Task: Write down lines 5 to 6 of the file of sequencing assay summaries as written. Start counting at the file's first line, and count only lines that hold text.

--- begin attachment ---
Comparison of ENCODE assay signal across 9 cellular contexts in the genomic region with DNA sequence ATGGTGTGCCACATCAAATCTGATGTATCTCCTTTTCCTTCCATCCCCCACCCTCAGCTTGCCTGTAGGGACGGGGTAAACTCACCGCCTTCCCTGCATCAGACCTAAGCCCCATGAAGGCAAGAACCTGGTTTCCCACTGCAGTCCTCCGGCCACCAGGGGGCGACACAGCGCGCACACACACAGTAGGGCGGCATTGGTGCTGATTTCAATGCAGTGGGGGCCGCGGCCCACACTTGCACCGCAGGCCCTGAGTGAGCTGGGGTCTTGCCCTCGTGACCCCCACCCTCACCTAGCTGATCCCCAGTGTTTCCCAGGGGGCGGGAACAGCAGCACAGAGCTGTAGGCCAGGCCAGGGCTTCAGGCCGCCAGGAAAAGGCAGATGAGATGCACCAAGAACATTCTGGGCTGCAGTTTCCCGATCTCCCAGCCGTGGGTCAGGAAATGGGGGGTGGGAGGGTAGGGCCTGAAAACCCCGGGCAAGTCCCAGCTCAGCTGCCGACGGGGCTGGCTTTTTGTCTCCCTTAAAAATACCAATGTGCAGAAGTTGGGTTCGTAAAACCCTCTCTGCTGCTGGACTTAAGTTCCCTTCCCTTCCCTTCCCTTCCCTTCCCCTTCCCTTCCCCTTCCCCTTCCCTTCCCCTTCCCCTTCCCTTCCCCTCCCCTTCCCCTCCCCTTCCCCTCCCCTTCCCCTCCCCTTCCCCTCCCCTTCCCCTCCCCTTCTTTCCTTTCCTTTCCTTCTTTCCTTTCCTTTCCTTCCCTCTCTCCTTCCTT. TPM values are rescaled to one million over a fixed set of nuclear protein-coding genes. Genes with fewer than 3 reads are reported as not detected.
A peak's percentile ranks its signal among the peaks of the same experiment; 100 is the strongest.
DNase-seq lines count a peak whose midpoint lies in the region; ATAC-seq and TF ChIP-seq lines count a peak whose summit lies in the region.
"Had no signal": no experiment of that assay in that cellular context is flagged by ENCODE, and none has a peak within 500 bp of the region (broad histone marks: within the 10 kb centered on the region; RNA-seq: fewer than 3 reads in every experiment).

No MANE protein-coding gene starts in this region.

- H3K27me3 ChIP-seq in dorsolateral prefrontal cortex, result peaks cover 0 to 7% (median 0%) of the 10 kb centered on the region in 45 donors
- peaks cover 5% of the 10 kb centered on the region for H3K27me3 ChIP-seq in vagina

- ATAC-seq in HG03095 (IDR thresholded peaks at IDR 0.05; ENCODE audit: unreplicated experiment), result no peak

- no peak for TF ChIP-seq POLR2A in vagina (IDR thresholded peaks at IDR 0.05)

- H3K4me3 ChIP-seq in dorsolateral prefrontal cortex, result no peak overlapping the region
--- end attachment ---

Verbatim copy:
No MANE protein-coding gene starts in this region.

- H3K27me3 ChIP-seq in dorsolateral prefrontal cortex, result peaks cover 0 to 7% (median 0%) of the 10 kb centered on the region in 45 donors